"No. And I wish now that I had. I see my limitations and realize my weakness. But I can brush up a little on my chemistry. As for the mechanical part, that of dropping the extinguisher on the blaze, I'm not worrying over that end."

"No," agreed Ned. "You have enough types of airships to be able to select just the best one for the purpose. But, say, Tom!" he suddenly cried, "why not ask him to help you?"

"Who?"

"Mr. Baxter. He's a chemist. And though he says his formulae are about dyes and fireworks, maybe he can put you in the way of inventing a chemical solution that will be death to fires."

"He might," Tom agreed. "But I think he'll be out of business for some time. This shock--being overcome by smoke and his secret formulae having been stolen--seem to have affected his mind. I don't know that I could depend on him."

"It's worth trying," declared Ned. "What do you suppose he means, Tom, saying that Field and Melling stole his formulae?"

"Haven't the least idea. I only know those fireworks firm members slightly, if at all. I'm not sure I'd recognize them if I met them. But they are reputed to be wealthy, and I hardly think they would stoop to stealing some inventor's formulae.

"We inventors are a suspicious lot, Ned, as you probably have found out," he added with a smile. "We imagine the rest of the world is out to cheat us, and I presume Josephus Baxter is no exception. Still, there may be some truth in his story. I'll give him all the help I can. But I'm going into the aerial fire- fighting game. I've been waiting for something new, and this may be it."

"You may count on me!" declared Ned. "And now, unless you're going to sit up all night and start studying chemistry, you'd better come to bed."

"That's right. Tomorrow is another day. I hope Mr. Baxter gets some rest. Sleep will improve him a lot, the doctor said."

"I know one friend of yours who will be glad to know that you are going to start something," remarked Ned, as he and Tom started for their rooms, for the young manager was staying with his friend for the night.

"Who?" Tom wanted to know.

"Mr. Wakefield Damon," was the answer. "He hasn't been over lately, Tom."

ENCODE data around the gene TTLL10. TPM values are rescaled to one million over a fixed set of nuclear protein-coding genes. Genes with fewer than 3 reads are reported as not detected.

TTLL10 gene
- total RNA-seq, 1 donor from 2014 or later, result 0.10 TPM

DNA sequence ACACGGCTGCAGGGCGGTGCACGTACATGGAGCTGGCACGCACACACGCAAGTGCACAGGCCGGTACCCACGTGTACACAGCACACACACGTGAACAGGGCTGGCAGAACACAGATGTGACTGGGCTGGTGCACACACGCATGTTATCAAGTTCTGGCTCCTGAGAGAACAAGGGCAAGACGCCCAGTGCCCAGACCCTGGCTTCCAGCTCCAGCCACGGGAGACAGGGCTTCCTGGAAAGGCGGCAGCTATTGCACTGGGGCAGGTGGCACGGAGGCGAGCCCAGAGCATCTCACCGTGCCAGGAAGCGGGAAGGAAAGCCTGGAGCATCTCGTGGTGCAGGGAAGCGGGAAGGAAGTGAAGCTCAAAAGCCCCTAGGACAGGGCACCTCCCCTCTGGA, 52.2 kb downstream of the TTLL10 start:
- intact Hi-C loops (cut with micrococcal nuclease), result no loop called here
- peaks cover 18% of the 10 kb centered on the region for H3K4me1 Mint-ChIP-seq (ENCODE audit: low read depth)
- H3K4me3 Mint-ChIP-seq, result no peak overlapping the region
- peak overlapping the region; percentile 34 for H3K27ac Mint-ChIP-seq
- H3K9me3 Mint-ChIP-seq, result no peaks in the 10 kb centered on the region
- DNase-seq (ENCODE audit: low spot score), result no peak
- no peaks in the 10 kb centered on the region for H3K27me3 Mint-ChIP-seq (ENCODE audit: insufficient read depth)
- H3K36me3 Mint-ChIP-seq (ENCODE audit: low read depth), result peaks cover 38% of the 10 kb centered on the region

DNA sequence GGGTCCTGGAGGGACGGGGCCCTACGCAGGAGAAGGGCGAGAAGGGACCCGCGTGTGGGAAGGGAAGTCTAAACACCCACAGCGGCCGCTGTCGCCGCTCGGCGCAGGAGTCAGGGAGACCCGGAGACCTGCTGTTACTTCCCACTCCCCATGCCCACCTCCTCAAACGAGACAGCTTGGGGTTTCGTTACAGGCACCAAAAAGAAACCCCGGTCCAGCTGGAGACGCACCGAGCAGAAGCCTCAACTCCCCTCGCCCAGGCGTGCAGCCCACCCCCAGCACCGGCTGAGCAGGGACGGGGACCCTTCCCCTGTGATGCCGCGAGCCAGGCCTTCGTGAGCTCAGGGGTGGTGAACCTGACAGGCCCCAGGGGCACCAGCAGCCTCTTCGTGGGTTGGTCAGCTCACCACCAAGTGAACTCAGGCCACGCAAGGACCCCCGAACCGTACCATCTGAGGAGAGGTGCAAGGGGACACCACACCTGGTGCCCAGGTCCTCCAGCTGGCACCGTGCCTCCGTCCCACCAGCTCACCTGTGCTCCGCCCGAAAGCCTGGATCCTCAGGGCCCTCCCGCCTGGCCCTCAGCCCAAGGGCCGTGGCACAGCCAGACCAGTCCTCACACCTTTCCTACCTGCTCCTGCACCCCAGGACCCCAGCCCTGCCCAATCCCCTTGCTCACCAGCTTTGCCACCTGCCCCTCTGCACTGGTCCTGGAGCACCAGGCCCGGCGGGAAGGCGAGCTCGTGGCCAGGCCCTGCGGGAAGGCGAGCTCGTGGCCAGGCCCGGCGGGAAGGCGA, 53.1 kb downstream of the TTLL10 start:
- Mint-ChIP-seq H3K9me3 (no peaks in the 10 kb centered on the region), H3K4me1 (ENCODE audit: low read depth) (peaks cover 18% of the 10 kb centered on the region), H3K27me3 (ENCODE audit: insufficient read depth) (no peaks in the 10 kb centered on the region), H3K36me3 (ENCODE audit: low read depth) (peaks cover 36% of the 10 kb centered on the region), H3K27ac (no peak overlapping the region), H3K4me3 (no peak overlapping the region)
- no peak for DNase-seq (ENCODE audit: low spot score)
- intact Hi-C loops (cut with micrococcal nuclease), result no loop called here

"No, he's been off on a little trip, blessing everything from his baggage check to his suspender buttons," laughed the young inventor, as he recalled his eccentric acquaintance. "I shall be glad to see him again."

"He'll be right over as soon as he learns what's in the wind," predicted Ned.

The hopes that Mr. Baxter would be greatly improved in the morning were doomed to disappointment. He was in no actual danger, the doctor said, but his recovery from the effects of the smoke he had breathed was not as rapid as desired or hoped for.

"He's suffering from some shock," said the physician, "and his mental condition is against him. He ought to be kept quiet, and if you can't have him here, Mr. Swift, I can arrange to have him sent to a hospital."

"I wouldn't dream of it!" Tom exclaimed. "Let him stay here by all means. We have plenty of room, and Mrs. Baggert has been wishing for some one to nurse. Now she has him."

So it was arranged that the chemist should remain at the Swift home, and he gave a languid assent when they spoke to him of the matter. He really was much more ill than seemed at first.

But as everything possible had been done, Tom decided to go ahead with the new idea that had come to him--that of inventing an aerial chemical fire-fighting machine.

"And if we get a chance, Ned, we'll try to get back those secret formulae Mr. Baxter claims to have lost," Tom declared. "I have heard some stories about that fireworks firm, which make me believe there may be something in Baxter's story."

"All right, Tom, I'm with you any time you need me," Ned promised.

The young inventor lost little time in beginning his operations. As he had said, the chief need was a fire extinguishing chemical solution or powder. Tom resolved to try the solution first, as it was easier to make. With this end in view he proceeded to delve into old and new chemistry books. He also sought the advice of his father.

And one day, when Ned called, Tom electrified his chum with the exclamation:

"Well, I'm going to give it a try!"

"What?"

"My aerial chemical fire-fighting apparatus. Of course I only have the chemical yet. I haven't worked on the carrying apparatus nor decided how I will attach it to an airship. But I'm going up now with some of my new solution and drop it on a blaze from above."

"Where are you going to get the fire?" asked Ned. "You can't have a sky-scraper blaze made to order, you know."

"No, but as this is only an experiment," Tom said, "a big bonfire will answer the purpose. I'm having Koku and Rad make one now down in our big meadow. As soon as it gets hot enough and fierce enough, I'll sail over it in my small machine, drop the extinguisher on it, and see what happens. Want to come?"

"Sure thing!" cried Ned. "And I hope the experiment is a success!"

"Thanks," murmured Tom. "I'm about ready to start. All I have to do is to take this tank up with me," and he pointed to one containing his new mixture. "Of course the arrangement for dumping it out of the aircraft is very crude," Tom said. "But I can work on that later."

Ned and he were busy putting the can of Tom's new chemical extinguisher in the airship when the door of the hangar was suddenly opened and a very much excited man entered crying:

"Fire! Fire! Bless my kitchen sink, your meadow's on fire, Tom Swift! It's blazing high! Fire! Fire!"